Internet magazine, The Conversation, has published an article by authors Alice Roberts and Mark Maslin entitled “Sorry David Attenborough, we didn’t evolve from ‘aquatic apes’ — here’s why.” They begin by claiming that the Aquatic Ape Theory (AAT) suggests that a whole raft of our biological features stem from an aquatic phase in our evolution. Then they go on to imply that the “hypothesis” says that everything about those features could only have come about due to time spent in the water. Once they have set up this implausible falsehood, they proceed to cherry-pick it apart, beginning with the fact that the “hypothesis” had its beginnings a long time ago, and we’ve learned a lot since. They imply that the AAT is the plaything of fuzzy-thinking amateurs, while they represent clear-headed professionalism. In other words, it’s the same old thing all over again, only from a new generation of Savanna apologists.

Like their predecessors, they portray the AAT as an unscientific Just So Story, and say that all of the anatomical features can just as easily be attributed to other hypotheses. We’re left to presume that these other hypotheses are not Just So Stories, but Real Science. They run through all their Straw Men, showing that there are plausible explanations for all of them, thus implying that the Aquatic Ape explanations are not plausible. Then they accuse the proponents of the AAT of trying to use it to explain everything. That’s a typical ploy. You ask your opponent to support their argument, then when they’ve done so, you accuse them of overdoing it. It’s very handy. Either they don’t have enough, or they have too much. You simply ignore the sweet spot in between, all the while highlighting the weaker arguments and ignoring the stronger ones.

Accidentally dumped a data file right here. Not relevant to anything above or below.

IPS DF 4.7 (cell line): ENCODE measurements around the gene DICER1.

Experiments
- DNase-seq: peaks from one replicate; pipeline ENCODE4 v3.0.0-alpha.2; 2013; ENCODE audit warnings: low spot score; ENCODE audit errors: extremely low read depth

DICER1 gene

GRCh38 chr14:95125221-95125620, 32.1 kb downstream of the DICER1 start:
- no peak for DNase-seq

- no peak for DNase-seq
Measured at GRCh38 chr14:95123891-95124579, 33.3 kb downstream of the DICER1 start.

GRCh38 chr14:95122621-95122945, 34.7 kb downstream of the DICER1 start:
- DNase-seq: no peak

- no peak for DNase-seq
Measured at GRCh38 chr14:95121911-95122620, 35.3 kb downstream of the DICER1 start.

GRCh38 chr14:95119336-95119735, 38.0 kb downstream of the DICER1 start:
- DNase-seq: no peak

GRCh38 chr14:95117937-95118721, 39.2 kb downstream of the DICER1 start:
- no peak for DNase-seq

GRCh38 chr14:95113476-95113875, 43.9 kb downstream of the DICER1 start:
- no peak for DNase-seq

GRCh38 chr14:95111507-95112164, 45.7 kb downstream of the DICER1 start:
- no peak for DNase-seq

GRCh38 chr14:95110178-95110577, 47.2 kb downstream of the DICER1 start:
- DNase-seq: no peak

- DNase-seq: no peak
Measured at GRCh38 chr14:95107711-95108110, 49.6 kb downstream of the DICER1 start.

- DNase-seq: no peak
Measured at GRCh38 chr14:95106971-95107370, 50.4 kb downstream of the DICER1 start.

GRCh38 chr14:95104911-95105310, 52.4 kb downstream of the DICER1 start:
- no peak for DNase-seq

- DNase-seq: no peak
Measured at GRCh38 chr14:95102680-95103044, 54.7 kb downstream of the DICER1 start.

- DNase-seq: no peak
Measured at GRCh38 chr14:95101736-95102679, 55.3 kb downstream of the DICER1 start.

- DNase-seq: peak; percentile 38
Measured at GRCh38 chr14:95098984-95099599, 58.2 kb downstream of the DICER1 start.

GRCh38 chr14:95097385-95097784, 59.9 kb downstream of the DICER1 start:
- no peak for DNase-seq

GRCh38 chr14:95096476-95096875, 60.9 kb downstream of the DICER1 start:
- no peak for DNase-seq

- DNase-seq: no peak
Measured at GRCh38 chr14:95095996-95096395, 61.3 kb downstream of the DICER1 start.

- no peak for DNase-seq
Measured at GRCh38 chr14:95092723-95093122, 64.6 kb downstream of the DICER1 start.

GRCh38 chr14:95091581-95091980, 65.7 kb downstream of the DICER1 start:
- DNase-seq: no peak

Their conclusion is nothing more than a reiteration of their opinions and beliefs. There’s nothing new here. It’s just the same old thing dressed up in new clothes. They say they’re making use of new knowledge and new ideas, but it’s obvious they’ve restricted themselves to those they agree with.

See for yourself.

Source: Sorry David Attenborough, we didn’t evolve from ‘aquatic apes’ – here’s why

rjb

Best of 2014

Credit - Ltikorea CC-BY-SA

Credit – Ltikorea CC-BY-SA

Leaving out the home, contact, downloads and welcome pages, these posts are the best of 2014 by visit.

14. Near Death Experience – Part Three
What happened to parts One and Two? How does the third one outrank the others?

13. Flesch Reading Ease
This surprises me. Why is there so much interest in a method for rating how easy it is to read text?

12. Yawning
Of things our bodies do, including Synesthesia, Smell (1, 2 & 3), Earworms and Handedness, yawning is the most popular.

11. Ball Lightning – Part Three
Again part three is first.

10. Ball Lightning
And it appears readers jumped right over Part Two to read these.

9. BitTorrent Bundles
Good. I’m glad people are interested in my BitTorrent Bundle. No idea how this fits in with the rest, though.

8. Gecko Feet
I’m glad to see this. I have a soft spot for these little guys.

7. Altocumulus Castellanus
This is the only entry from the Cloud of the Day series. Maybe because it sounds so grand?

6. Collective Nouns
I like this series. It’s a lot of fun. Even Part Two.

5. Aquatic Ape – The Theory Evolves
The Bipedal series did well, taking three of the top five spots.

4. Whispering Galleries
This is no surprise. There’s something intrinsically interesting about whispering galleries.

3. Spanking for Love
This is no surprise either. Humans, eh?

2. Bipedal – The Aquatic Ape Theory
The Aquatic Ape is popular, but the Savanna Ape is even more so.

1. Bipedal – The Savanna Theory
This post got more than twice the number of views of the two Aquatic Ape posts combined.

That’s what you were looking at in 2014. Thank you for your interest, and thank you for keeping it interesting for me. Without you, it could be a pretty bleak job maintaining Green Comet’s home on the Internet. You encourage me to carry on, both with this site and with the sequel to the novel, which should be ready in the middle of 2015.

That was the best of 2014. See you in the new year.

rjb